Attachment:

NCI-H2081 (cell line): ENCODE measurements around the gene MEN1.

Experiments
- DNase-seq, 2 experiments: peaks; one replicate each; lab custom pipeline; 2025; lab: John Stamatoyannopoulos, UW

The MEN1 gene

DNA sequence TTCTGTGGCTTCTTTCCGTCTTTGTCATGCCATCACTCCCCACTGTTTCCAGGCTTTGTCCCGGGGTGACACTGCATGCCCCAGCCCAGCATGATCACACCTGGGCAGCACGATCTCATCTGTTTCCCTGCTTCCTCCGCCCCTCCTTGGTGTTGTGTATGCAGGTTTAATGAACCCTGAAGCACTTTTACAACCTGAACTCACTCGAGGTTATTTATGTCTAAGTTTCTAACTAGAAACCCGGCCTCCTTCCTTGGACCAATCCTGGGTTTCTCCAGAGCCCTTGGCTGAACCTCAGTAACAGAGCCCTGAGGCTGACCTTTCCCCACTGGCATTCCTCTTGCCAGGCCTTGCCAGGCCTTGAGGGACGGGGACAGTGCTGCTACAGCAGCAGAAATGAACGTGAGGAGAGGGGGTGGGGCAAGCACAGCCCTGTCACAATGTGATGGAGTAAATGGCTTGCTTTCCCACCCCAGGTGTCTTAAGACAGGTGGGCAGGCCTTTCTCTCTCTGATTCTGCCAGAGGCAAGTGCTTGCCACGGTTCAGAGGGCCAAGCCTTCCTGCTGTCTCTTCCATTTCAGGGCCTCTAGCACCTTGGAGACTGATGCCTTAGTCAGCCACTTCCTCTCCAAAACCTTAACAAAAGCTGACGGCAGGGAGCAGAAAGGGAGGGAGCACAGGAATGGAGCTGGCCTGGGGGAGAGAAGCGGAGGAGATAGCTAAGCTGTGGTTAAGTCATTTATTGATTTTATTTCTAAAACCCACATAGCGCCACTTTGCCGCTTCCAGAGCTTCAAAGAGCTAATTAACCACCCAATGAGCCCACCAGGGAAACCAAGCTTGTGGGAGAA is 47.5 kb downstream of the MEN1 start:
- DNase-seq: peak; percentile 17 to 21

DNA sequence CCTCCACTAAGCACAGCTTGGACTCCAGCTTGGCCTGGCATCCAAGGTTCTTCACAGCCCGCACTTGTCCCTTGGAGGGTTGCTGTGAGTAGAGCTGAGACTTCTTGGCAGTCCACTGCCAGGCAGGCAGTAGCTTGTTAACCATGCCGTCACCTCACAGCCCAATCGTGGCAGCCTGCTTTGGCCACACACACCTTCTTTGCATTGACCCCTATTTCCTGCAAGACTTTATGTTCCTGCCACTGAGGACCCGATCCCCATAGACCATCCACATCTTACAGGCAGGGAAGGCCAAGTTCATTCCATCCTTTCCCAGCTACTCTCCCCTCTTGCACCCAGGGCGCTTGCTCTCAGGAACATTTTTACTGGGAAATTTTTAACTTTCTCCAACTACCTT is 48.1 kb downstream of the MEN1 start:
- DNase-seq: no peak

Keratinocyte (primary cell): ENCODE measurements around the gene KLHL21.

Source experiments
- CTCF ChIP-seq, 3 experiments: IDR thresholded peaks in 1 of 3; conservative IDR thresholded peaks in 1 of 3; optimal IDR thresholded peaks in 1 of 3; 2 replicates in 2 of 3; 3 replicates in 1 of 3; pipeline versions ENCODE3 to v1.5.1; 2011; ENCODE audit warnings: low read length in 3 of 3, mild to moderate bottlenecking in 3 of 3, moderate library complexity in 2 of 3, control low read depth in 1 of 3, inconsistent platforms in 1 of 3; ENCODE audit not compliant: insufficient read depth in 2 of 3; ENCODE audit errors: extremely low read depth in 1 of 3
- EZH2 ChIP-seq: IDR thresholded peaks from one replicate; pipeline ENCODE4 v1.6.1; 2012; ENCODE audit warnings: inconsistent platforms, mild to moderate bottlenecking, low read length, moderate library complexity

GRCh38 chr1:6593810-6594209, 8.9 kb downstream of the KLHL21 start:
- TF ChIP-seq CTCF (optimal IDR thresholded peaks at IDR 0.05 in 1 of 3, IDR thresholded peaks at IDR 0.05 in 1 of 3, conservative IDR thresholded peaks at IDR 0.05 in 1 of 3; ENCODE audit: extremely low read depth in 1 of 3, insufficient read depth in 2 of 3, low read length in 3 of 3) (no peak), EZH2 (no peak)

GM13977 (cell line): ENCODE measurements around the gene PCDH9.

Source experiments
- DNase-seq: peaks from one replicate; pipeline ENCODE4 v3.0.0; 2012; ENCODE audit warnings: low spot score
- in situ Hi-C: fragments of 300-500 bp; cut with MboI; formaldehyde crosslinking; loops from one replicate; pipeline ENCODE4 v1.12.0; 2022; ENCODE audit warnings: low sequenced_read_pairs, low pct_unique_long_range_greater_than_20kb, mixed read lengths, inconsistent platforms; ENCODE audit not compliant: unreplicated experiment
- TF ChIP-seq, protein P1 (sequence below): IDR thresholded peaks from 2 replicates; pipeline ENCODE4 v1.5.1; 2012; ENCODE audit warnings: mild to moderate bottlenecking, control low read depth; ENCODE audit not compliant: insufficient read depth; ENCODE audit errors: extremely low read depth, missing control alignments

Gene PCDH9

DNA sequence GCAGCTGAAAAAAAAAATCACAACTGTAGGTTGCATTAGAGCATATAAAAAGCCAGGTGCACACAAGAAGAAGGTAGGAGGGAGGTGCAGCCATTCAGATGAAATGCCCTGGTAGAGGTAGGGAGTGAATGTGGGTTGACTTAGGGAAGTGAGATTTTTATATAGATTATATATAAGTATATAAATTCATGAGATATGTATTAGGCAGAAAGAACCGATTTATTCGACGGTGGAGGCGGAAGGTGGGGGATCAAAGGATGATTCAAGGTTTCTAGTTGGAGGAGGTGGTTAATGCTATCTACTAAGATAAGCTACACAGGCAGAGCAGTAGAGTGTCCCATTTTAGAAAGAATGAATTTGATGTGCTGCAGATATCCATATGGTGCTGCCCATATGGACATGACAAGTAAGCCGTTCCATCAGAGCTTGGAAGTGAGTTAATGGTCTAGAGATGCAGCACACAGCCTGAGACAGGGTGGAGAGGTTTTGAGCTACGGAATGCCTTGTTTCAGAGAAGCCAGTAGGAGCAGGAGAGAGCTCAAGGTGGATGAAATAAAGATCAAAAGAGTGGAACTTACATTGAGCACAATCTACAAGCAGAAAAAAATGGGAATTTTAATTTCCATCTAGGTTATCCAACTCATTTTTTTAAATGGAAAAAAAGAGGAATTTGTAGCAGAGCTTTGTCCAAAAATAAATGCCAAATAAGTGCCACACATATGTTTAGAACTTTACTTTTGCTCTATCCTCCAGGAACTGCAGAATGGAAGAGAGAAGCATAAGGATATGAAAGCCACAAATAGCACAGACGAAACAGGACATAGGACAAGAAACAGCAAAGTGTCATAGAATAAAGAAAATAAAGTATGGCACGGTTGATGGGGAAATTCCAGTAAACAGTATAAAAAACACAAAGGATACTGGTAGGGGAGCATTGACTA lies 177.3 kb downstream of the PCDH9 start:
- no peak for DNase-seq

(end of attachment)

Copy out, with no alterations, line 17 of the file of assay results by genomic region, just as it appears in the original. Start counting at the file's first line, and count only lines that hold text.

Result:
- DNase-seq: peaks from one replicate; pipeline ENCODE4 v3.0.0; 2012; ENCODE audit warnings: low spot score